Oran Mor, Glasgow, December 9 * * *

In the fickle world of music you’d be forgiven for forgetting all about The Magic Numbers, after all it’s just over three years since their last album hit the shelves. It was a different story when the quartet’s eponymous debut became the soundtrack to the summer of 2005, but mixed reviews for its follow-up seemed to take their toll.
Returning to the live scene with a tour of the country’s more intimate venues, the band used tonight’s appearance at Oran Mor to try out material from their as yet unnamed third studio offering.
Due out in March, on the basis of this display it’s hard to see the four-piece recreating the success they enjoyed early on in their career, as save for Once I Had, the new songs failed to make much of an impact.
Lucky then that tracks like The Mule, Forever Lost and Love’s A Game haven’t lost any of their sun-kissed appeal. Glorious harmonies, joyful melodies and seemingly endless reserves of energy ensured the sold-out crowd wasn’t disappointed.
Mornings 11 should have brought proceedings to a triumphant end but by tacking on two far from magic final numbers, what had been by and large an enjoyable set was rounded off with a whimper rather than a bang.


Mr Kil @ Oran Mor 27-11-09

December 18, 2009

Oran Mor, Glasgow, November 27 * * *

Fresh from a stint supporting The Proclaimers on their Scottish tour, Glasgow outfit Mr. Kil appeared at Oran Mor tonight to promote debut EP The Homespun Tales. Judging by the number of punters who raised their hands when asked if they saw the band at the SECC, playing on the same bill as the twins has, to a certain extent, paid off.
You could hear why the quartet’s music would appeal from the start. The immediacy of the melodies and abundance of hooks made openers Boat Song, Gin & Sin and She Cries Wolf instant crowd pleasers while the dark, ominous Turn The Screw was easily their best offering.
However with more time to fill, and despite singer Joe Gallacher’s confident candor, much of what followed came and went in unspectacular fashion. Fires proved uneventful while, save for its dying refrains, Nightmare For The Children threatened much without truly delivering.
If levels of crowd chatter are anything to go by, then the rather plodding Bloom was something of a low-point but with final number Where Your Voice Leads Me giving Gallacher more scope to work the crowd, Mr. Kil’s burgeoning fan-base were ultimately sent home happy.

Oran Mor, Glasgow, November 22 * *

Swedish electro pop-rockers The Sounds have never hidden their passion for the States; after all they did name their debut album Living in America, but on the evidence of tonight’s performance that passion has become something of an obsession.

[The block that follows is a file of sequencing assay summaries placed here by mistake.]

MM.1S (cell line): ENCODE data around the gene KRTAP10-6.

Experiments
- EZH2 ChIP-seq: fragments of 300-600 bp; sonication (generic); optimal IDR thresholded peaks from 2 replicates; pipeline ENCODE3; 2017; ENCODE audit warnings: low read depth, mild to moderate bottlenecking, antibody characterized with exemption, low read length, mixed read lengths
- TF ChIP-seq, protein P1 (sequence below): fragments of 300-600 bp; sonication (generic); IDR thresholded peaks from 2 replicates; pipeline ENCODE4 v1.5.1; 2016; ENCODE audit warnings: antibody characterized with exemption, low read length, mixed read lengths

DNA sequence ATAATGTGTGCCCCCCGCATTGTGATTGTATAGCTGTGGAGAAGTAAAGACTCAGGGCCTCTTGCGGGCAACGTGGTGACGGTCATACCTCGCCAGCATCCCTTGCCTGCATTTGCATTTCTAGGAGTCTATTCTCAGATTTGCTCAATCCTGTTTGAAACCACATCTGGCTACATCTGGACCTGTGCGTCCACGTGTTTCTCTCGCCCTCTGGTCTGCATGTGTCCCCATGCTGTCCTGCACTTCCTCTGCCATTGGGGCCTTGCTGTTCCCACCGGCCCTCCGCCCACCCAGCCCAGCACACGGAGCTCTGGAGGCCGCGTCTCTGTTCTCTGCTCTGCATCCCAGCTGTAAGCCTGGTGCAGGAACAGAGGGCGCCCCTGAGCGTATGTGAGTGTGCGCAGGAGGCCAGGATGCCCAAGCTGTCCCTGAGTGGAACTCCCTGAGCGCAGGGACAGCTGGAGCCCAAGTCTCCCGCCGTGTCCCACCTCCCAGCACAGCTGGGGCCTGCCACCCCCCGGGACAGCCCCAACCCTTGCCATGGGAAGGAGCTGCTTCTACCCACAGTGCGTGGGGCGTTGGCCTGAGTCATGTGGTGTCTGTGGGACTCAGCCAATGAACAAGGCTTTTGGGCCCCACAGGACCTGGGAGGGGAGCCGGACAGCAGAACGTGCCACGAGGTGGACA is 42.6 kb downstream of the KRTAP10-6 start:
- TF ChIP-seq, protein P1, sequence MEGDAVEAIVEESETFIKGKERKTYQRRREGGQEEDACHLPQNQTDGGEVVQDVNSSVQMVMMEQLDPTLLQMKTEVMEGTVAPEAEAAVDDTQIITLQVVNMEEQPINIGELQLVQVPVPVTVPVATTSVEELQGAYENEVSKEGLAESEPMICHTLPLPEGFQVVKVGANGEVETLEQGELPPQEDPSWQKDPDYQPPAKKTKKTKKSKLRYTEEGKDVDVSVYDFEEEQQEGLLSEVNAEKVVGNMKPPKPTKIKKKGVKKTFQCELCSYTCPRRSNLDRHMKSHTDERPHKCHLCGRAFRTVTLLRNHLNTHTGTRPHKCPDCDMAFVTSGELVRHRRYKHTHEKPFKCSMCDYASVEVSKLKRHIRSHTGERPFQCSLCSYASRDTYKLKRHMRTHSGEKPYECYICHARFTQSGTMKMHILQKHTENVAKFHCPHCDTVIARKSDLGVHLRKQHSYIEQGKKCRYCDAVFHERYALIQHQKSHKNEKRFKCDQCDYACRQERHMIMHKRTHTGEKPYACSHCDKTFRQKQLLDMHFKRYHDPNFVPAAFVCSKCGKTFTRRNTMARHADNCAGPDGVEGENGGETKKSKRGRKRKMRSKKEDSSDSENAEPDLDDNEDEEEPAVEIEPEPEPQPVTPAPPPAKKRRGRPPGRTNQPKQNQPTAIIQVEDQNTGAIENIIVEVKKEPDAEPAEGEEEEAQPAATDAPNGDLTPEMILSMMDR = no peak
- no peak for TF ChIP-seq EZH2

The combination of the kind of highly-polished, homogenized music favoured by both American producers, and more importantly American consumers, and singer Maja Ivarsson’s constant clichéd displays of showmanship made much of the Swedes’ set feel forced, at times cartoon-ish and ultimately disposable.
You couldn’t fault the band’s energy levels while Ivarsson’s delivery – part Debbie Harry, Madonna and Pink in style – at least ensured the crowd was vociferously on her side. It even occasionally managed to divert attention from what were by and large generic, middle-of-the-road songs.
The few tracks that did stand out, did so primarily for the wrong reasons. Insipid ballad Midnight Sun proved truly cringe-worthy, especially when without a hint of irony Ivarsson asked the crowd to raise their lighters in the air, while fellow Scandinavians Aqua sprang to mind during Hurt You.
However it didn’t matter to a crowd only too eager to indulge Ivarsson’s requests for more adulation. She worked them into a near frenzy on Painted By Numbers, the one song that managed to distinguish itself in an otherwise unremarkable set.

Captains Rest, Glasgow, November 17 * * * *

Two acts, one set and no change-over made tonight’s performance by Alabama rockabilly roller Dan Sartain and San Diego four-piece The Night Marchers an entirely seamless and ultimately unique experience.
Solo for a handful of songs, members of The Night Marchers joined Sartain one by one until climactic garage rocker P.C.B ’98 signaled the hand-over. From then on it was all about one man, former Rocket from the Crypt singer/guitarist John Reis.
Looking and sounding like a harder-living, harder-rocking Bruce Springsteen, Reis proved a charismatic force throughout. His enthusiasm and showmanship quickly galvanized the crowd and even made you forgive the odd moment when it all went a bit Status Quo.